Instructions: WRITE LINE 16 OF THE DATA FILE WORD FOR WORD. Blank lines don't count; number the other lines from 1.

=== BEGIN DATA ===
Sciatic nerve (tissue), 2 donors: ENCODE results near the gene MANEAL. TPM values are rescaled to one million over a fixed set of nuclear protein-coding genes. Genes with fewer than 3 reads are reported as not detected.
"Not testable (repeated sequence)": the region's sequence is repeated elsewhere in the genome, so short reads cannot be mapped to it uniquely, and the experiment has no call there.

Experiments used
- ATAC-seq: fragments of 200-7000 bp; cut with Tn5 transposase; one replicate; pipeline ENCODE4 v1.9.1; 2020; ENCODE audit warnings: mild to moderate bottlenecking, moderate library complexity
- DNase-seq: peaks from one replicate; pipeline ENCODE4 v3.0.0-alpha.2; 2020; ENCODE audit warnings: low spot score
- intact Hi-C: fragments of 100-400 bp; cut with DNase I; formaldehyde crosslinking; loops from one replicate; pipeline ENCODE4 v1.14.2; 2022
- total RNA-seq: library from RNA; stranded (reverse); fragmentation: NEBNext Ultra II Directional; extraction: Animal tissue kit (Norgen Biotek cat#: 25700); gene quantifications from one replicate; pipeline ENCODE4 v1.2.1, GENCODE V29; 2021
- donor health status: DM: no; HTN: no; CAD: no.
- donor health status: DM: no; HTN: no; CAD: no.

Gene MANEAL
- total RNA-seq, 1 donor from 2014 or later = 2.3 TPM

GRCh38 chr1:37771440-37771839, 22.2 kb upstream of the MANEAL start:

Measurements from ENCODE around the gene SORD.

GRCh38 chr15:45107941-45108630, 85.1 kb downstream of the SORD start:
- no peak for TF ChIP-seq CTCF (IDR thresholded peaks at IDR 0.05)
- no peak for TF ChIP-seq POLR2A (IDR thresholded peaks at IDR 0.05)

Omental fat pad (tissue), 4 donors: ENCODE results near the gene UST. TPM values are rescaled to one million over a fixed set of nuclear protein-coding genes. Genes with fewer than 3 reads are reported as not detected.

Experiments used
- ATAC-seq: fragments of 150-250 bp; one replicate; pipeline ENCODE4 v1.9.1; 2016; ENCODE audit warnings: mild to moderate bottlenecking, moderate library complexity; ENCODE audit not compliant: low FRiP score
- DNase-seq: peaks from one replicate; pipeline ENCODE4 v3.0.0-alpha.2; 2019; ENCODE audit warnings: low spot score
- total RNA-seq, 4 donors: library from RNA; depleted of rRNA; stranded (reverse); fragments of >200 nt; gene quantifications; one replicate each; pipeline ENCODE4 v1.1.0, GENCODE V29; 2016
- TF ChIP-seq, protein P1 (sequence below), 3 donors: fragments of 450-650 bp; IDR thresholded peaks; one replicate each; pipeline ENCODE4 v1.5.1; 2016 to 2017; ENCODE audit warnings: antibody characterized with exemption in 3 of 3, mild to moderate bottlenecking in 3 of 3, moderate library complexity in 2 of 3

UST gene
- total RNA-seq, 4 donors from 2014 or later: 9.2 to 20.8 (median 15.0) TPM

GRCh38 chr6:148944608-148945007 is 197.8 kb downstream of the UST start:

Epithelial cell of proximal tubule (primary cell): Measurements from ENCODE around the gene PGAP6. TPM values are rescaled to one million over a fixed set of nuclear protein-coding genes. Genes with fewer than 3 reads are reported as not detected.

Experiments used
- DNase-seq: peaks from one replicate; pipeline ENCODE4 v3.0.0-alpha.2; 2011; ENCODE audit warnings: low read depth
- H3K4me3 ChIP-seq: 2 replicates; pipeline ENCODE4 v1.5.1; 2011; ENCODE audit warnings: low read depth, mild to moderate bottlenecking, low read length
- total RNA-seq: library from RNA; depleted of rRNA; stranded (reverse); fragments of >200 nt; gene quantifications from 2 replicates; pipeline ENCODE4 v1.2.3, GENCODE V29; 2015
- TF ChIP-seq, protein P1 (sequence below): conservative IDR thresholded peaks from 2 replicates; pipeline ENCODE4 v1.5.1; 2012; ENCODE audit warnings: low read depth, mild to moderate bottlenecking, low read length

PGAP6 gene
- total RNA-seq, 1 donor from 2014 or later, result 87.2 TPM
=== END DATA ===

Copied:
- no peak for TF ChIP-seq POLR2A (IDR thresholded peaks at IDR 0.05)